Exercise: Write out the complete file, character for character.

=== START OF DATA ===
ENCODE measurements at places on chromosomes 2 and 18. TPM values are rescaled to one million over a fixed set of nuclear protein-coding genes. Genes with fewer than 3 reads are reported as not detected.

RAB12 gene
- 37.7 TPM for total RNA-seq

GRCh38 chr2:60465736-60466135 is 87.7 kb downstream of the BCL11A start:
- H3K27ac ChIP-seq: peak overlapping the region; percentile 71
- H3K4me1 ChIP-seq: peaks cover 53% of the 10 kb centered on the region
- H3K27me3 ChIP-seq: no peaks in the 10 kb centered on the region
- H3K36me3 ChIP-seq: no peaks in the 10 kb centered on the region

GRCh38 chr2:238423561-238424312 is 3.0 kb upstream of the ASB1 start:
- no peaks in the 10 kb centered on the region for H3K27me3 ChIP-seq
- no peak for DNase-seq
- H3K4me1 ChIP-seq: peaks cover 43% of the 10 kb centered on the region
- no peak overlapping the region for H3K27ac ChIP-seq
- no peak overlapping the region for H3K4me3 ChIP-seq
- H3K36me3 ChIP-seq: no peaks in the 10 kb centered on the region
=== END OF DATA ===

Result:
ENCODE measurements at places on chromosomes 2 and 18. TPM values are rescaled to one million over a fixed set of nuclear protein-coding genes. Genes with fewer than 3 reads are reported as not detected.

RAB12 gene
- 37.7 TPM for total RNA-seq

GRCh38 chr2:60465736-60466135 is 87.7 kb downstream of the BCL11A start:
- H3K27ac ChIP-seq: peak overlapping the region; percentile 71
- H3K4me1 ChIP-seq: peaks cover 53% of the 10 kb centered on the region
- H3K27me3 ChIP-seq: no peaks in the 10 kb centered on the region
- H3K36me3 ChIP-seq: no peaks in the 10 kb centered on the region

GRCh38 chr2:238423561-238424312 is 3.0 kb upstream of the ASB1 start:
- no peaks in the 10 kb centered on the region for H3K27me3 ChIP-seq
- no peak for DNase-seq
- H3K4me1 ChIP-seq: peaks cover 43% of the 10 kb centered on the region
- no peak overlapping the region for H3K27ac ChIP-seq
- no peak overlapping the region for H3K4me3 ChIP-seq
- H3K36me3 ChIP-seq: no peaks in the 10 kb centered on the region